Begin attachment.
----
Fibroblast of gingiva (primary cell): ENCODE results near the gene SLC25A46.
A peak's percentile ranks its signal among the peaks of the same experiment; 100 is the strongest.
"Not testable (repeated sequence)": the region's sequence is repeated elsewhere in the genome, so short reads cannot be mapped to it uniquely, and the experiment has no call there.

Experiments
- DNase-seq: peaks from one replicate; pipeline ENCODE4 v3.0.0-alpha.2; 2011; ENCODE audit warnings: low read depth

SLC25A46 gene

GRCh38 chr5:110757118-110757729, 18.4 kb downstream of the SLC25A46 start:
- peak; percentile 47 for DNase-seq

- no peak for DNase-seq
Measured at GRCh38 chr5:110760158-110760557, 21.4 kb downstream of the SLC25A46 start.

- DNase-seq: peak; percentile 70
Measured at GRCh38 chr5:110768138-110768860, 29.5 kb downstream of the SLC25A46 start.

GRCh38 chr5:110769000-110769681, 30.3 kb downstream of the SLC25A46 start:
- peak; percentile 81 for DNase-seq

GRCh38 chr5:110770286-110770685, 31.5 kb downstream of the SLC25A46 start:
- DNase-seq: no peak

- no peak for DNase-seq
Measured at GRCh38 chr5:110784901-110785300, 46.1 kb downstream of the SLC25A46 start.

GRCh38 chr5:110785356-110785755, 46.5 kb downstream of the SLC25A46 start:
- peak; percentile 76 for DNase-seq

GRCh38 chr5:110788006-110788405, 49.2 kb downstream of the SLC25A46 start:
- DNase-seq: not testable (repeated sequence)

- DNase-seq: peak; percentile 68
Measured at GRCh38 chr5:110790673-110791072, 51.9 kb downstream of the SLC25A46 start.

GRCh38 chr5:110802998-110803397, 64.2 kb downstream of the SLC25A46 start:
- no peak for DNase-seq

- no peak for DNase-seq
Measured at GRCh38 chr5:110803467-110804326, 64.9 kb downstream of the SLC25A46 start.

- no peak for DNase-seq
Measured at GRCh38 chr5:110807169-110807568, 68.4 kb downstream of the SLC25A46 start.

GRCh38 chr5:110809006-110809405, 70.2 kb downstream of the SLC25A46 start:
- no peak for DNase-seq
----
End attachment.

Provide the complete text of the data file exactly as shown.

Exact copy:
Fibroblast of gingiva (primary cell): ENCODE results near the gene SLC25A46.
A peak's percentile ranks its signal among the peaks of the same experiment; 100 is the strongest.
"Not testable (repeated sequence)": the region's sequence is repeated elsewhere in the genome, so short reads cannot be mapped to it uniquely, and the experiment has no call there.

Experiments
- DNase-seq: peaks from one replicate; pipeline ENCODE4 v3.0.0-alpha.2; 2011; ENCODE audit warnings: low read depth

SLC25A46 gene

GRCh38 chr5:110757118-110757729, 18.4 kb downstream of the SLC25A46 start:
- peak; percentile 47 for DNase-seq

- no peak for DNase-seq
Measured at GRCh38 chr5:110760158-110760557, 21.4 kb downstream of the SLC25A46 start.

- DNase-seq: peak; percentile 70
Measured at GRCh38 chr5:110768138-110768860, 29.5 kb downstream of the SLC25A46 start.

GRCh38 chr5:110769000-110769681, 30.3 kb downstream of the SLC25A46 start:
- peak; percentile 81 for DNase-seq

GRCh38 chr5:110770286-110770685, 31.5 kb downstream of the SLC25A46 start:
- DNase-seq: no peak

- no peak for DNase-seq
Measured at GRCh38 chr5:110784901-110785300, 46.1 kb downstream of the SLC25A46 start.

GRCh38 chr5:110785356-110785755, 46.5 kb downstream of the SLC25A46 start:
- peak; percentile 76 for DNase-seq

GRCh38 chr5:110788006-110788405, 49.2 kb downstream of the SLC25A46 start:
- DNase-seq: not testable (repeated sequence)

- DNase-seq: peak; percentile 68
Measured at GRCh38 chr5:110790673-110791072, 51.9 kb downstream of the SLC25A46 start.

GRCh38 chr5:110802998-110803397, 64.2 kb downstream of the SLC25A46 start:
- no peak for DNase-seq

- no peak for DNase-seq
Measured at GRCh38 chr5:110803467-110804326, 64.9 kb downstream of the SLC25A46 start.

- no peak for DNase-seq
Measured at GRCh38 chr5:110807169-110807568, 68.4 kb downstream of the SLC25A46 start.

GRCh38 chr5:110809006-110809405, 70.2 kb downstream of the SLC25A46 start:
- no peak for DNase-seq